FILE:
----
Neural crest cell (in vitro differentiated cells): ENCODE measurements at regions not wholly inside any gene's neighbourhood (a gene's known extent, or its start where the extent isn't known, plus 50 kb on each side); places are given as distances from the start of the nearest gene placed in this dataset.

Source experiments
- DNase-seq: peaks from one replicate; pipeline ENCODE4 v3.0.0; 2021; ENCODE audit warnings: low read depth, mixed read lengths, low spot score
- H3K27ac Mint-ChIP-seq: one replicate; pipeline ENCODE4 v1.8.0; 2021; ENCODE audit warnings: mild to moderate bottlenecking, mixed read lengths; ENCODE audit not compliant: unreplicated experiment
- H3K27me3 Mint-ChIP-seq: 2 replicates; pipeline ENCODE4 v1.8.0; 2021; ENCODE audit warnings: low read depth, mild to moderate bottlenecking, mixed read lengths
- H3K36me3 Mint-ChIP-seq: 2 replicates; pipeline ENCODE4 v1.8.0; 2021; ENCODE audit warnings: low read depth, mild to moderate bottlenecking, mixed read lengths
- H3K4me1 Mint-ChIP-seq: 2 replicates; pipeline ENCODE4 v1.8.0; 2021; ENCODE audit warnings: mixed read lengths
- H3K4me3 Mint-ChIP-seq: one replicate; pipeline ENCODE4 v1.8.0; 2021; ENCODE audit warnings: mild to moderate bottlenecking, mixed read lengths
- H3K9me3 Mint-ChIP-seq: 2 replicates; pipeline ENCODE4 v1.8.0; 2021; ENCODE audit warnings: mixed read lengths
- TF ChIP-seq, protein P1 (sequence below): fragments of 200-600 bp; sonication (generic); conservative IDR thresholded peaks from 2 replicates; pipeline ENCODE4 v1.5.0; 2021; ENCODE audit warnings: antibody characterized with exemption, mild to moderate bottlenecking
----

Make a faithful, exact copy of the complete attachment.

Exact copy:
Neural crest cell (in vitro differentiated cells): ENCODE measurements at regions not wholly inside any gene's neighbourhood (a gene's known extent, or its start where the extent isn't known, plus 50 kb on each side); places are given as distances from the start of the nearest gene placed in this dataset.

Source experiments
- DNase-seq: peaks from one replicate; pipeline ENCODE4 v3.0.0; 2021; ENCODE audit warnings: low read depth, mixed read lengths, low spot score
- H3K27ac Mint-ChIP-seq: one replicate; pipeline ENCODE4 v1.8.0; 2021; ENCODE audit warnings: mild to moderate bottlenecking, mixed read lengths; ENCODE audit not compliant: unreplicated experiment
- H3K27me3 Mint-ChIP-seq: 2 replicates; pipeline ENCODE4 v1.8.0; 2021; ENCODE audit warnings: low read depth, mild to moderate bottlenecking, mixed read lengths
- H3K36me3 Mint-ChIP-seq: 2 replicates; pipeline ENCODE4 v1.8.0; 2021; ENCODE audit warnings: low read depth, mild to moderate bottlenecking, mixed read lengths
- H3K4me1 Mint-ChIP-seq: 2 replicates; pipeline ENCODE4 v1.8.0; 2021; ENCODE audit warnings: mixed read lengths
- H3K4me3 Mint-ChIP-seq: one replicate; pipeline ENCODE4 v1.8.0; 2021; ENCODE audit warnings: mild to moderate bottlenecking, mixed read lengths
- H3K9me3 Mint-ChIP-seq: 2 replicates; pipeline ENCODE4 v1.8.0; 2021; ENCODE audit warnings: mixed read lengths
- TF ChIP-seq, protein P1 (sequence below): fragments of 200-600 bp; sonication (generic); conservative IDR thresholded peaks from 2 replicates; pipeline ENCODE4 v1.5.0; 2021; ENCODE audit warnings: antibody characterized with exemption, mild to moderate bottlenecking